Neskantaga First Nation raises alarm as suicides continue
Suicide crisis a direct result of 'fourth world living conditions' say community leaders
It's ironic that in order to cover a story on the remote Neskantaga First Nation in Northern Ontario, I went to one of the ritziest hotels in downtown Toronto.
Peter Moonias, the chief of the Neskantaga First Nation says the choice of venue was deliberate. They knew that a press conference highlighting the crisis in his community would get more attention here.
It’s easier to ignore the problems in a fly in community that we can’t visit. But it's harder to ignore the images.
- Visit CBC Aboriginal
- Irwin Elman wants Ontario to help Neskantaga First Nation
- Suicide rocks Ontario First Nation
- Suicides prompt First Nation to declare state of emergency
The Neskantaga First Nation is a small community home to about four hundred people.
Last year, they declared a state of emergency after 27 youth attempted and seven youth committed suicide within 12 months. But still the crisis remains. Since then, three more deaths of youth have rocked the community.
As Moonias spoke about the suicides, the water, the housing issues in his community, a sideshow of photographs played in the background.
CBC interviewed Alyssa last year about an upcoming art show she was involved in.
"It feels good, like they're helping me get my name out there, helping me to succeed and reach my goal to be a professional photographer," the younger Moonias said.
Her proud father said it's a big deal to hear his daughter talking about the future.
"She's been different in a good way, after I bought her the camera," he said. "It's like something saved her."
Chief Moonias says the suicide crisis is a direct result of the 'fourth world living conditions' in his community.
“We have had no drinking water since 1995. We have diseases and skin rashes from the water... Our babies, our kids run around with sores.”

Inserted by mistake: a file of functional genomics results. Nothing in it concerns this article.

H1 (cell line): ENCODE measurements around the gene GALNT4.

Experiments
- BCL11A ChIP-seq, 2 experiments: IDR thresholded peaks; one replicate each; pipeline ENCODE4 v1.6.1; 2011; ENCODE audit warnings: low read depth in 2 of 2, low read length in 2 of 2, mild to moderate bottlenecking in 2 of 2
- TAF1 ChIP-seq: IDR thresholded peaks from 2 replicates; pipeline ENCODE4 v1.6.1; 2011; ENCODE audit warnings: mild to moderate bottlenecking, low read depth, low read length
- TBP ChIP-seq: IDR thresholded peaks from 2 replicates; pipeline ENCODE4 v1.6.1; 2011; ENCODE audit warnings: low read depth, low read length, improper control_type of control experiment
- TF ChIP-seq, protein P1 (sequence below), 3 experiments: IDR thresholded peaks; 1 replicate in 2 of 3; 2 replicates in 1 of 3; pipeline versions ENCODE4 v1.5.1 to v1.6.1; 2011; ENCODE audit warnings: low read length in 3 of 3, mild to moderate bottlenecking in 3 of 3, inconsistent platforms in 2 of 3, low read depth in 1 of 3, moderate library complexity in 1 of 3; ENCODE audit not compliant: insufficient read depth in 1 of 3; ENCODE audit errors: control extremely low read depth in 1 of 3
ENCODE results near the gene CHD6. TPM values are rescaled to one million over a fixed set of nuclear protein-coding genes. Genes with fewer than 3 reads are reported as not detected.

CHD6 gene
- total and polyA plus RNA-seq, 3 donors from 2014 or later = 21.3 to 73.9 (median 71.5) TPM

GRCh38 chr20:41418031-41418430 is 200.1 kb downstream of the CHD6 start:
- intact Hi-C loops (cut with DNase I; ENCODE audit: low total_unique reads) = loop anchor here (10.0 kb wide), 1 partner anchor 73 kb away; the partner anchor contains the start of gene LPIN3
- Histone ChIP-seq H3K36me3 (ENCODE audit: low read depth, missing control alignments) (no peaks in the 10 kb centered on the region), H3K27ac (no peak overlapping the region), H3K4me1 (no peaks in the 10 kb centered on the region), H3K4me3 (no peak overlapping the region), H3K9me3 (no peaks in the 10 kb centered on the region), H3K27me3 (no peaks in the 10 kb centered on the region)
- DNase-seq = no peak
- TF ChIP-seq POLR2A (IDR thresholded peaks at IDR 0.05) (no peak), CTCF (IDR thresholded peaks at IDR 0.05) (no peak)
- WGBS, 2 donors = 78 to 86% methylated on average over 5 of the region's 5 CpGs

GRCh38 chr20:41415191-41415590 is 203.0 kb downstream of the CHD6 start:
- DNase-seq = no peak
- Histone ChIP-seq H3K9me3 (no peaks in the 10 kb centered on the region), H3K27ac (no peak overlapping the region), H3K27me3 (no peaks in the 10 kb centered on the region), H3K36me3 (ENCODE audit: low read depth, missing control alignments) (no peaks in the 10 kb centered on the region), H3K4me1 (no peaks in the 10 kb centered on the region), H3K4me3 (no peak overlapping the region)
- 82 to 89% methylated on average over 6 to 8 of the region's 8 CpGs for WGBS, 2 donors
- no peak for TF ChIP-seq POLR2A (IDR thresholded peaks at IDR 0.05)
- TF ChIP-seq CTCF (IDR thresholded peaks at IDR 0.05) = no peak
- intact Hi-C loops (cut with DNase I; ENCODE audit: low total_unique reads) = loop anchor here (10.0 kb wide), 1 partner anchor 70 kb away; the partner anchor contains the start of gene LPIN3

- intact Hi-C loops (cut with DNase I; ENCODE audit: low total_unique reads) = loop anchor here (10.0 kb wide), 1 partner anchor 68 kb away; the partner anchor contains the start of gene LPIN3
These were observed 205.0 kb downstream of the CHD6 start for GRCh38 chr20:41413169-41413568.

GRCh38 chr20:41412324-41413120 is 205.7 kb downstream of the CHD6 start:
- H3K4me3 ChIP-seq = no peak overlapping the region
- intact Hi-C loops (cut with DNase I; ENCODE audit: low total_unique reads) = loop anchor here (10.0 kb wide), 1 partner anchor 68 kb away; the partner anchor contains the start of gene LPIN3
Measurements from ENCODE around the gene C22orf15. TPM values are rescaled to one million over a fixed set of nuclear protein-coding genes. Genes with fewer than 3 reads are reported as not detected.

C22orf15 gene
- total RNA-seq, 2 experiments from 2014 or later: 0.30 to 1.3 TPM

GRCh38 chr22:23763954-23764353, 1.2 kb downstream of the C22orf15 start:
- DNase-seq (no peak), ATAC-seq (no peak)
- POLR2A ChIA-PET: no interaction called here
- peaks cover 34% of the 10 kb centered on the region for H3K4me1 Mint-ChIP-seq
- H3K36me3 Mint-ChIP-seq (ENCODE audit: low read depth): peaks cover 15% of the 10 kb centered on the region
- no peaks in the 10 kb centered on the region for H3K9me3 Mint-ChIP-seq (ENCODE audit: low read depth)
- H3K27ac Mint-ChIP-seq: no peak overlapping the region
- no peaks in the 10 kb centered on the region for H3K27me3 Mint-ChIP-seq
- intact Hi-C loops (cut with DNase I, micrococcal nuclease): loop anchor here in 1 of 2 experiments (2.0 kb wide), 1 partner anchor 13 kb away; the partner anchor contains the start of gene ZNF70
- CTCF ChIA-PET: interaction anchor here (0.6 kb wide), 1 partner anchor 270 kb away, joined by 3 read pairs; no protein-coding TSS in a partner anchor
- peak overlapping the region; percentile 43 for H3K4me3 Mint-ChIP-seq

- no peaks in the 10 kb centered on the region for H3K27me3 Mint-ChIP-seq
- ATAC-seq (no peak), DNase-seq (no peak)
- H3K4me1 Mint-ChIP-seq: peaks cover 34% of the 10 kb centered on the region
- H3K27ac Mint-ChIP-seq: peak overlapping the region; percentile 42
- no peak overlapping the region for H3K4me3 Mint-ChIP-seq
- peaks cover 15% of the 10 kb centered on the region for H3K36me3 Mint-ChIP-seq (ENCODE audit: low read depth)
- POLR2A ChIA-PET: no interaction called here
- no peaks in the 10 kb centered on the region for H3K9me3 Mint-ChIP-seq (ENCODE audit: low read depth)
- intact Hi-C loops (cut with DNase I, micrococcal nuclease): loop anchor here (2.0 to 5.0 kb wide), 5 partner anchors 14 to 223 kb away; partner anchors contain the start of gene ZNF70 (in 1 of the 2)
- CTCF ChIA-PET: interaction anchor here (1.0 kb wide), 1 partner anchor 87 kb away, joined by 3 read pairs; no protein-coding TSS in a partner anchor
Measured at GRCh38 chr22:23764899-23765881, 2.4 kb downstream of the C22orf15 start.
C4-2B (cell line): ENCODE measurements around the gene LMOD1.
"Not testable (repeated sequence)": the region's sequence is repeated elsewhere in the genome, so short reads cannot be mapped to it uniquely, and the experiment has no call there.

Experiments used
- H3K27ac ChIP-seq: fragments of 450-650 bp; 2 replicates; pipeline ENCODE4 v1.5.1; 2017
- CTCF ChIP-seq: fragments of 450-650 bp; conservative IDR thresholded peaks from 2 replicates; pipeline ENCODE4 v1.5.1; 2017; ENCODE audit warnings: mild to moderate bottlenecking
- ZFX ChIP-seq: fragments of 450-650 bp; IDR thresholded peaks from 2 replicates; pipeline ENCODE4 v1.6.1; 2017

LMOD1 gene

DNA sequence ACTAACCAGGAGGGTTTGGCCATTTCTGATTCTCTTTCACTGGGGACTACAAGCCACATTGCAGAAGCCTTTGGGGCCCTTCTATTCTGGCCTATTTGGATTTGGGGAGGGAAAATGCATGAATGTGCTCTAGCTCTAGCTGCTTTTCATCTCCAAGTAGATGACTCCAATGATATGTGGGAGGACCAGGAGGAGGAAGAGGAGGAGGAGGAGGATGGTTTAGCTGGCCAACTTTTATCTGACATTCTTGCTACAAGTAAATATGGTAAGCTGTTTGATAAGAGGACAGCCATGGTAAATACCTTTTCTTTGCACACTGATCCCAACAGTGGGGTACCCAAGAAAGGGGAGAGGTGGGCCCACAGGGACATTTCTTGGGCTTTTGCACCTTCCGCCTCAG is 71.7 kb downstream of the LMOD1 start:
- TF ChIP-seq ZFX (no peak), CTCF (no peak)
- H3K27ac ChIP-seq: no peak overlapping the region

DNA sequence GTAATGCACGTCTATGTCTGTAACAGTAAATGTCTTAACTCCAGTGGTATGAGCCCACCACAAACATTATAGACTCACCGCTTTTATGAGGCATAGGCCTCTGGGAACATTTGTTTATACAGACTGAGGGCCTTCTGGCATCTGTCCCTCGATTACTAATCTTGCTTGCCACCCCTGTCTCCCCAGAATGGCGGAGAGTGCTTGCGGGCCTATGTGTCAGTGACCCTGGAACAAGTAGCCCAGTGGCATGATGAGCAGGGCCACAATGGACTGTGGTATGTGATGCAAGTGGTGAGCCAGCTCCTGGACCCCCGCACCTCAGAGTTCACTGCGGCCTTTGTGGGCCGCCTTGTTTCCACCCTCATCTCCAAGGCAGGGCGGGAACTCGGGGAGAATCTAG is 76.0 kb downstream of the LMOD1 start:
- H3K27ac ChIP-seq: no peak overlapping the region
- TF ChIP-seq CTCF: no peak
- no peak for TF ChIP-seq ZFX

In addition to living without access to clean drinking water for almost two decades, there's a lack of housing, mould, food security, lack of adequate health services.
Why don't they just leave?
As I tweeting from the press conference, someone replied, “Any person who is Aboriginal is free to choose to not use benefits or live on a reserve no?”
“This is their home. This is their land. This is where they have their traditional practice. They have a spiritual connection. Why would they move? And even if they did move, where would they go and who would support them if they left again and who would support them. The issues are more fundamental than just ‘move and start over’. Far more fundamental than that.”
Wayne Moonias knows all about that. He’s a councillor of Neskantaga but six years ago he and his family had to make a tough decision to leave their community.
“My family had to be uprooted to Thunder Bay because our 16 year old daughter had a medical issue… We made a decision as a family that they needed access to proper care in an urban centre like Thunder Bay. My daughter has three doctors she has to see regularly in Thunder bay just to maintain [her health]. That was a difficult decision for our family to make.”
"In the community, there is a limited time that a pediatrician or doctor will come into the community and some families can’t uproot their kids to get the proper medical health and that’s another sad thing we are facing in our community."
Chief Moonias and his council are hoping this call to action will help address the water quality and begin work on getting a treatment centre in the community.